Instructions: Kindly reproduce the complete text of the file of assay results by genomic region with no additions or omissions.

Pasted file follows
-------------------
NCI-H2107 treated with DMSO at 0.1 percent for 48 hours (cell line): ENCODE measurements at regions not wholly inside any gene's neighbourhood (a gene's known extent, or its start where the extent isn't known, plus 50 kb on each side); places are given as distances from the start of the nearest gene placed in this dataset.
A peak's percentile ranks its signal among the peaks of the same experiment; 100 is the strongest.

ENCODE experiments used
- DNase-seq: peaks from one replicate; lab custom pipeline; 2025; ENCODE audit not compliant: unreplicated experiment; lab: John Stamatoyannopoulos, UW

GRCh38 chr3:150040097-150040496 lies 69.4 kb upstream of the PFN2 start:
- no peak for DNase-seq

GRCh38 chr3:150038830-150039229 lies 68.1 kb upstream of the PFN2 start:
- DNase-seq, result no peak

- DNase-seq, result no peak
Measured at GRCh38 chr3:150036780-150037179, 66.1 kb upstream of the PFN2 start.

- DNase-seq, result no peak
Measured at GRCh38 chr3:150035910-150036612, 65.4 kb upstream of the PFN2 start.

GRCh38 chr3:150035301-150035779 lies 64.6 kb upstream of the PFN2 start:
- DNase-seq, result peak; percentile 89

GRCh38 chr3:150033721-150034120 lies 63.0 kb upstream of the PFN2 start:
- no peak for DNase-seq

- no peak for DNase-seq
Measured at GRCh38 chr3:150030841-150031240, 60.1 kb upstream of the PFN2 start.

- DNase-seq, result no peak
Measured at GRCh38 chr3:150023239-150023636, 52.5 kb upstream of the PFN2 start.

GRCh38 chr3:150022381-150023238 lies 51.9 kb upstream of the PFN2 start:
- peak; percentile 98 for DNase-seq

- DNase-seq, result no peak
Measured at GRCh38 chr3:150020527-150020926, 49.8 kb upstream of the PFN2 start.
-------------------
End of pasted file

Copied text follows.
NCI-H2107 treated with DMSO at 0.1 percent for 48 hours (cell line): ENCODE measurements at regions not wholly inside any gene's neighbourhood (a gene's known extent, or its start where the extent isn't known, plus 50 kb on each side); places are given as distances from the start of the nearest gene placed in this dataset.
A peak's percentile ranks its signal among the peaks of the same experiment; 100 is the strongest.

ENCODE experiments used
- DNase-seq: peaks from one replicate; lab custom pipeline; 2025; ENCODE audit not compliant: unreplicated experiment; lab: John Stamatoyannopoulos, UW

GRCh38 chr3:150040097-150040496 lies 69.4 kb upstream of the PFN2 start:
- no peak for DNase-seq

GRCh38 chr3:150038830-150039229 lies 68.1 kb upstream of the PFN2 start:
- DNase-seq, result no peak

- DNase-seq, result no peak
Measured at GRCh38 chr3:150036780-150037179, 66.1 kb upstream of the PFN2 start.

- DNase-seq, result no peak
Measured at GRCh38 chr3:150035910-150036612, 65.4 kb upstream of the PFN2 start.

GRCh38 chr3:150035301-150035779 lies 64.6 kb upstream of the PFN2 start:
- DNase-seq, result peak; percentile 89

GRCh38 chr3:150033721-150034120 lies 63.0 kb upstream of the PFN2 start:
- no peak for DNase-seq

- no peak for DNase-seq
Measured at GRCh38 chr3:150030841-150031240, 60.1 kb upstream of the PFN2 start.

- DNase-seq, result no peak
Measured at GRCh38 chr3:150023239-150023636, 52.5 kb upstream of the PFN2 start.

GRCh38 chr3:150022381-150023238 lies 51.9 kb upstream of the PFN2 start:
- peak; percentile 98 for DNase-seq

- DNase-seq, result no peak
Measured at GRCh38 chr3:150020527-150020926, 49.8 kb upstream of the PFN2 start.